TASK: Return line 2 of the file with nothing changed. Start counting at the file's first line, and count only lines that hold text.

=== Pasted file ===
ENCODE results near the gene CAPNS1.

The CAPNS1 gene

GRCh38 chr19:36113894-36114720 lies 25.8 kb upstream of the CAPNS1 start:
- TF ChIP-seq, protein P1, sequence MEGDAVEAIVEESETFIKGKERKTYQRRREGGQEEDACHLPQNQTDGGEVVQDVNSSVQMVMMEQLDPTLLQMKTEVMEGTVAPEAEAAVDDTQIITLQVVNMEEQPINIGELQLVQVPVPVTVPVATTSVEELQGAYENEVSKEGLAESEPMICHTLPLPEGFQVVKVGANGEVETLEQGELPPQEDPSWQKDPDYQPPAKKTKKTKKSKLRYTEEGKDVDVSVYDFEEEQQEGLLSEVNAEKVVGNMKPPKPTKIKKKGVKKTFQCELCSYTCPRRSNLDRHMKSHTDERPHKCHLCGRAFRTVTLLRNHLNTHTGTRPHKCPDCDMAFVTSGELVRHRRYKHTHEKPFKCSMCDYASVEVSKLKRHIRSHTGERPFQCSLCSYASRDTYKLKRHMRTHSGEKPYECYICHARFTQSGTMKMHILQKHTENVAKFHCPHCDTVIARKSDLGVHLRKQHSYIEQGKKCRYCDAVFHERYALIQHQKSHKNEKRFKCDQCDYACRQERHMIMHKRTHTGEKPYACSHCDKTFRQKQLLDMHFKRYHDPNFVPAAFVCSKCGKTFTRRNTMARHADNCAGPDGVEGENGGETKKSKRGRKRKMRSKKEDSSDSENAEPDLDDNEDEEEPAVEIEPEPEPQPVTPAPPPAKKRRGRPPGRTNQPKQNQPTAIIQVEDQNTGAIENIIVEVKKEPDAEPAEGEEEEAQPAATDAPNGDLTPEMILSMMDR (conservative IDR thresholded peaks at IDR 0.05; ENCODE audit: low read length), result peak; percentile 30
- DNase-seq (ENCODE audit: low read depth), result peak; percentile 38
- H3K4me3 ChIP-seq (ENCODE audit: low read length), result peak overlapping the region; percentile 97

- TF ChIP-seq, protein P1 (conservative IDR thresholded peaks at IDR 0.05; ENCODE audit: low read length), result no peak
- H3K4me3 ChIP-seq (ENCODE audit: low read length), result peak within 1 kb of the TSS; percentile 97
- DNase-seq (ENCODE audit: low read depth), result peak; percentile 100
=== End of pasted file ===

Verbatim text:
The CAPNS1 gene